The Freedom of Information Act

Under FOIA, an agency has 20 days from the receipt of a request to determine whether or not to comply by producing the requested information. If an agency fails to comply with FOIA’s time limit provisions, the requesting party will be deemed to have exhausted their administrative remedies. They can subsequently commence an action in federal court. Because the CIA did not timely reply to Plaintiffs’ request, Plaintiffs were able to commence this present action.

Disclosure Exemptions Under FOIA

FOIA provides for several exemptions, wherein agencies are not required to release the requested information. Specifically, information that is confidential, privileged, classified to protect national security, or would invade another’s personal privacy, are among the nine codified exemptions. Here, Plaintiffs only asked for information that is not subject to an exemption. Per Plaintiffs’ interpretation, President Trump’s tweet constitutes a waiver of the exemption pertaining to matters of national security. Because President Trump publically referred to, and impliedly confirmed the existence of, a United States program aiding Syrian rebels to fight Assad, Plaintiffs argue that President Trump essentially declassified the relevant documents.

Application of FOIA to this Case

It is true that federal courts have held that “voluntary disclosure in one situation can preclude later claims that records are exempt from release to someone else.” In Nat. Res. Defense Council v. U.S. Dep’t of Defense, for instance, the court held that the Department of Defense must disclose two documents being withheld under a FOIA exemption. Because the two documents at issue were “provided to a non-government lobbying entity,” they were not exempt under FOIA. For their rationale, the court cited the oft repeated rule that voluntary disclosure waives later claims of exemption. That these documents were allegedly leaked was of no moment to the court’s decision.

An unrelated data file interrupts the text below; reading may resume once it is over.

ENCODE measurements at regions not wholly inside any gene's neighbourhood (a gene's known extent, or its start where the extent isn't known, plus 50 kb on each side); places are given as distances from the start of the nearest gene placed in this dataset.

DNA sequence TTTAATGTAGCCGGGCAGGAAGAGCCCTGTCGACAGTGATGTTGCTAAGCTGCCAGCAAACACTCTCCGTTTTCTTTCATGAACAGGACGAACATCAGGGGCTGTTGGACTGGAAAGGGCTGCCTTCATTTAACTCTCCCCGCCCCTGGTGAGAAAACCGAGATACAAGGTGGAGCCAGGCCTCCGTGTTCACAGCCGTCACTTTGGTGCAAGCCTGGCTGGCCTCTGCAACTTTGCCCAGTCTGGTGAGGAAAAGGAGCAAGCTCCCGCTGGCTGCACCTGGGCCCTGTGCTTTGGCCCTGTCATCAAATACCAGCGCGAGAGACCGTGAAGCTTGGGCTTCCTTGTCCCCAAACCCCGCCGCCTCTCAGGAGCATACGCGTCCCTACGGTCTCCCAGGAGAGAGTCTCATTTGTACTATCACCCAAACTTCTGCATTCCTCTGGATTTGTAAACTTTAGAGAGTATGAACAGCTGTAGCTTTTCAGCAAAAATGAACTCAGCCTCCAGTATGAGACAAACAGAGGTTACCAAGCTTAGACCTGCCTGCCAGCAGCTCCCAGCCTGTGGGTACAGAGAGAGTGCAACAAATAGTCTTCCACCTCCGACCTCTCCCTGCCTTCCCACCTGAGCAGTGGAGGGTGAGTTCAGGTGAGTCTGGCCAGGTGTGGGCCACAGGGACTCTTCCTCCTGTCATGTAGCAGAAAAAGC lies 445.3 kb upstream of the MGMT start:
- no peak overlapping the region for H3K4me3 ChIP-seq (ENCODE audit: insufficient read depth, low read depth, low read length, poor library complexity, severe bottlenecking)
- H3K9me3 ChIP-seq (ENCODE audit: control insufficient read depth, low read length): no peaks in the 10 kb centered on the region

Because cases like Nat. Res. Defense Council v. U.S. Dep’t of Defense tend to involve disclosure of specific information to one party, whilst denying the same information to another party, the present case may be distinguishable. The tweet in this case did not involve disclosure of any specific information to one party versus another. President Trump’s tweet may have officially acknowledged a covert government program, but the program was already widely known to exist, and the tweet offered no substantive information about the program. Furthermore, because it was a public statement, there was no selective disclosure; all the world gleaned the same information (or lack thereof) from the tweet.